Post by Jason W
I'm not helpless and I can solder it myself. My soldering skills suck
but I'm not afraid to work on it.
If your soldering skills suck, then you SHOULD be afraid to work on
it, at least if you expect it to work again after you finish your
hacking around. If this was an old tube amplifier with point-to-point
wiring, I'd say go ahead and practice your repair skills. There's
plenty of room around every solder joint so if you slip you won't do
any more damage than perhaps scarring the insulation on a wire. But
when working on a multi-layer circuit board with surface mounted
components, things are packed pretty close together. You can do damage
in the vicinity before you can say "oops."
Post by Jason W
I'd RATHER work on it myself since
I don't want to ship this thing back & forth.
I understand that well. I change the oil in my car myself because I'd
rather not take it to the shop. But I don't have to ask anyone how to
do that. And if I did, I'd look at the job closely before I decided to
take it on. And if there was something stupid in the design that make
the job more difficult than I thought it should be, then I might cuss
about it, but I wouldn't complain. If I wanted to deal with it, I
would, and if I decided that it was too much trouble, I'd pay someone
else to do it. It took me a long time to realize that my time (and the
safety of my gear) was more valuable than the loss resulting from
making a dumb mistake.
In fact, my car DOES have a stupid design involving changing the oil.
In order to remove the filter, you have to remove a belly pan. It's
plastic, it's in two pieces, and it's attached with a mix of sheet
metal screws and those expandable-shank plastic button fasteners. It
takes two hands and a nose to get them back into place. And the
plastic buttons break occasionally and they aren't a stock size, so I
have to buy replacements at the parts counter of the dealer at about
$2.50 a piece. The whole job takes me about 3/4 of an hour, not
counting the time to change my clothes before and after and dispose of
the old oil. $20 at the gas station up the hill looks like a pretty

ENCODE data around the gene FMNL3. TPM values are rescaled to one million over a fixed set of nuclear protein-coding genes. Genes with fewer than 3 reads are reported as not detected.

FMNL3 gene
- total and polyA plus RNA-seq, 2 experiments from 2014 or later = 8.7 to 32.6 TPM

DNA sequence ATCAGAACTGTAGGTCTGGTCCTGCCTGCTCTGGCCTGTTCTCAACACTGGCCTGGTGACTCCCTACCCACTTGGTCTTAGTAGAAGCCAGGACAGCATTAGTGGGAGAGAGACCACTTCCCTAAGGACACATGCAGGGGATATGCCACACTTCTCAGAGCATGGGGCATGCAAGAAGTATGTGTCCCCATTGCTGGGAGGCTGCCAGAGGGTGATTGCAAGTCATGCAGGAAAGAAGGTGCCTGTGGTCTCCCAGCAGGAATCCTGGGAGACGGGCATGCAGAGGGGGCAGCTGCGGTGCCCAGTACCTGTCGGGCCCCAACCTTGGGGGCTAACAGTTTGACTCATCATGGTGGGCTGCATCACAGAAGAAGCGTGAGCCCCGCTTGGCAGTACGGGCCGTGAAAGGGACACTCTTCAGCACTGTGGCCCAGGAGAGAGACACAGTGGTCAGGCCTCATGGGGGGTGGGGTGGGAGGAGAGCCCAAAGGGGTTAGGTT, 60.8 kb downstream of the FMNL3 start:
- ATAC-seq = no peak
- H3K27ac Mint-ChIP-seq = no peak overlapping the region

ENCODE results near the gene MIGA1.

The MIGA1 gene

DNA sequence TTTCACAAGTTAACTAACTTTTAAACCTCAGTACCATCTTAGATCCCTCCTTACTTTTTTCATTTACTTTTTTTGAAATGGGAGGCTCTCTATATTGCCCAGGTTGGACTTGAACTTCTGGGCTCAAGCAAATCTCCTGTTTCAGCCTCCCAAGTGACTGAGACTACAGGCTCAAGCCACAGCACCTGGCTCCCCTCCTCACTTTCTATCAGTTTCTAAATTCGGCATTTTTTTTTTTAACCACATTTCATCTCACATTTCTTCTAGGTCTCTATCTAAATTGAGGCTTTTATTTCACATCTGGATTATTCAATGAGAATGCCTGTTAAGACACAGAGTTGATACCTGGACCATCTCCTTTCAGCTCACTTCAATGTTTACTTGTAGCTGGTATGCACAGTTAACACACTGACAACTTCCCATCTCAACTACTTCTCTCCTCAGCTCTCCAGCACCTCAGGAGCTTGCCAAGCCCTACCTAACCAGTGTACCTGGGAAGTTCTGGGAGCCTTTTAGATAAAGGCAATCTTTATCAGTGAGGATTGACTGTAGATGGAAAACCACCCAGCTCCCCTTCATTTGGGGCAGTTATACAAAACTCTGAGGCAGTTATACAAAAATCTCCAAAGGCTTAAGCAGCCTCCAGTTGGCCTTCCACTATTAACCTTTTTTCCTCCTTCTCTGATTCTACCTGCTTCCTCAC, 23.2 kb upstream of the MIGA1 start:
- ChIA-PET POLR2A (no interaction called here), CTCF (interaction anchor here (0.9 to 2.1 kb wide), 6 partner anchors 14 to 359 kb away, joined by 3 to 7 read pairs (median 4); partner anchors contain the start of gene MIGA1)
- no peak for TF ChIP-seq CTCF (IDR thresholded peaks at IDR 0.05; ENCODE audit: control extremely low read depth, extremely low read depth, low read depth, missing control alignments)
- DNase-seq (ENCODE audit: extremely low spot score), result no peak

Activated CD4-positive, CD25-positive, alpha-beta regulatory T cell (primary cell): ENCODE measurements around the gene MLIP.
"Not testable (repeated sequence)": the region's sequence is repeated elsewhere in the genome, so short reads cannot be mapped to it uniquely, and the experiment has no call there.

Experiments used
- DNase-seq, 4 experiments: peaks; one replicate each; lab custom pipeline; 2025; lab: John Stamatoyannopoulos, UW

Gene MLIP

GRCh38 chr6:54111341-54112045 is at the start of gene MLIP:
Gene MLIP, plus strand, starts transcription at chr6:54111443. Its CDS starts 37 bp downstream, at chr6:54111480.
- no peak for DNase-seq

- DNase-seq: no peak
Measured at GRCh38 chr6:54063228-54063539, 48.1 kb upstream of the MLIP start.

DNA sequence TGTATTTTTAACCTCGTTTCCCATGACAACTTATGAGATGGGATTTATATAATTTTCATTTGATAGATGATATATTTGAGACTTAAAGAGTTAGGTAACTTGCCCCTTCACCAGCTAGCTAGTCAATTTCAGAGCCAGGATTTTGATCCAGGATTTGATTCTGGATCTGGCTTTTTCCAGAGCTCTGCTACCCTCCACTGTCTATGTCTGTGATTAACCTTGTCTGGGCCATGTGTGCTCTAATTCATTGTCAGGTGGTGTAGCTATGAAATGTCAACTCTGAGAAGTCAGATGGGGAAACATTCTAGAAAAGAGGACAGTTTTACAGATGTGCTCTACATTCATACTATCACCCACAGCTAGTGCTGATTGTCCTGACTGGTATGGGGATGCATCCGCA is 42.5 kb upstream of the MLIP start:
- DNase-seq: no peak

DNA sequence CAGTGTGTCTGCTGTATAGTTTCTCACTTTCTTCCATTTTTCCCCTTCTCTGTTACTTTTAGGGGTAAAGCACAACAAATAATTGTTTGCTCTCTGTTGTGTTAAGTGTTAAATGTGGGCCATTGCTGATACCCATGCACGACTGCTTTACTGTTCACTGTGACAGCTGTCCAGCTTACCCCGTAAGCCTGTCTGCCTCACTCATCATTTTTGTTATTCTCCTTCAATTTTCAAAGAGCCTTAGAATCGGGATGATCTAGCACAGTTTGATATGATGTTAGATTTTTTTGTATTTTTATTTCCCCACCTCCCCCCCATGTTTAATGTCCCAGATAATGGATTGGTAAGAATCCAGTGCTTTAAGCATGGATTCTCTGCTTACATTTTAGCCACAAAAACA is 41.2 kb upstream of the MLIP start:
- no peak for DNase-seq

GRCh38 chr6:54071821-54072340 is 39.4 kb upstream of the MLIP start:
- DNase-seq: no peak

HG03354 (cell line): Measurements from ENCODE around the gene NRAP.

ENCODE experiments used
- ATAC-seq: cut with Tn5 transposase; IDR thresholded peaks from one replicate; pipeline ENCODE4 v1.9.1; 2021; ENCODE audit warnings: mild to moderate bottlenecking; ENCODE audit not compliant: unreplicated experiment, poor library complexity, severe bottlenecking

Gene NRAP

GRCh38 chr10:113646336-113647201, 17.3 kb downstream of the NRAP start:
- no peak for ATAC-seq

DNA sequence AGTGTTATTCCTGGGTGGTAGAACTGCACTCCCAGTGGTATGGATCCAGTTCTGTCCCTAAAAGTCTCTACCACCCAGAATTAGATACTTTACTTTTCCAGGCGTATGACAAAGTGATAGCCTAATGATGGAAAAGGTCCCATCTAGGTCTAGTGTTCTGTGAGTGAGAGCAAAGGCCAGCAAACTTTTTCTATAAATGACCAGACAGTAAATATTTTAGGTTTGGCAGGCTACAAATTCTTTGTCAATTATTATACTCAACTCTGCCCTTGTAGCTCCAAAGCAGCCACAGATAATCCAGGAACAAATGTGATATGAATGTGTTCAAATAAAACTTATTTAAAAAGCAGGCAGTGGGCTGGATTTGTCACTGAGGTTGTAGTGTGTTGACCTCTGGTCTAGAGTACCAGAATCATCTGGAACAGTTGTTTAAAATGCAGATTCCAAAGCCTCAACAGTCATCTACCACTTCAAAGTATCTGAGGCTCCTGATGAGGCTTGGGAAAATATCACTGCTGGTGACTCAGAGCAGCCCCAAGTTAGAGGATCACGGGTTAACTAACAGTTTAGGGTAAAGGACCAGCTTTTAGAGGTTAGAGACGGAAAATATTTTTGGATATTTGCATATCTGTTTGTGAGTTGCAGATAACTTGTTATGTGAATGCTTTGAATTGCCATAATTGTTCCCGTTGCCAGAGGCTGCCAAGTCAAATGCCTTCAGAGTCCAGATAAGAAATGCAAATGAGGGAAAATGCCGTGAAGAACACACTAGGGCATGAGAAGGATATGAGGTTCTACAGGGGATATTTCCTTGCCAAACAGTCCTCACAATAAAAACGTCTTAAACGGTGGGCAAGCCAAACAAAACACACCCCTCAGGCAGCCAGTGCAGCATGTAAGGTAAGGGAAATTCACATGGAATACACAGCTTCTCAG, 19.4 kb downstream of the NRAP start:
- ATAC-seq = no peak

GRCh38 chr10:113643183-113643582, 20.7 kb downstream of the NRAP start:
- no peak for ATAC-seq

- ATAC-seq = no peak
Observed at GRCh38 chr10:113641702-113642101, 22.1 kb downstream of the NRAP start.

good deal. (but $40 at the dealer doesn't)
Another example - the pilot light on the gas water heater in my house
goes out every couple of weeks. It always re-lights and works for a
while, and the house is in no apparent danger of blowing up, but
every now and then I take a cool shower in the morning. That's fine
in the Summer, but come Winter I'm going to have to get it fixed. I
suspect that the problem is that the thermocouple that holds the
pilot gas valve open isn't up to par and occasoinally it decides that
the flame has gone out and it shuts off the gas supply (which is
just what it's supposed to do). I've figured that much out. But I can't
measure the output of the thermocouple. Nor can I figure out what's
supporting it at the burner end. I can see one screw that I can't reach
without taking the cover off the heater, and I can't figure out how to
do that. I have the manual which gives me the part number of the
thermocouple, but if I buy another one (they can't be very expensive)
I'm not sure I'll be able to figure out how to install it.
If I could take it to my bench and study it out, I'm sure I could
figure out how to replace the part, but it's two inches off the floor
in a corner of my basement, firmly attached to the house by a gas
line and a flue. I think that when I decide that relighting the pilot
every couple of weeks is too much trouble, I'll make a call to a
repairman and let him lie on the floor, diagnose the problem, and
fix it. I expect it to cost $100, but I could waste a day on it and
still not fix it myself.
People who are "qualified" service personnel get that way because
they have access to documentation that we mortals can't easily
obtain, they've often worked with someone who's shown them
how to to the common jobs and how to gain access to the insides.
And sometimes they make mistakes and screw up the workpiece
and have to replace some parts that weren't broken when it came
in. This is what's covered in the $50 charge for the ten minute job
to replace a $3 battery. Sometimes it's worth paying for their
specialized knowledge and experience. Other times it's not. And
it varies from person to person and equipment to equipment.
I'm really Mike Rivers (***@d-and-d.com)
However, until the spam goes away or Hell freezes over,
lots of IP addresses are blocked from this system. If
you e-mail me and it bounces, use your secret decoder ring
and reach me here: double-m-eleven-double-zero at yahoo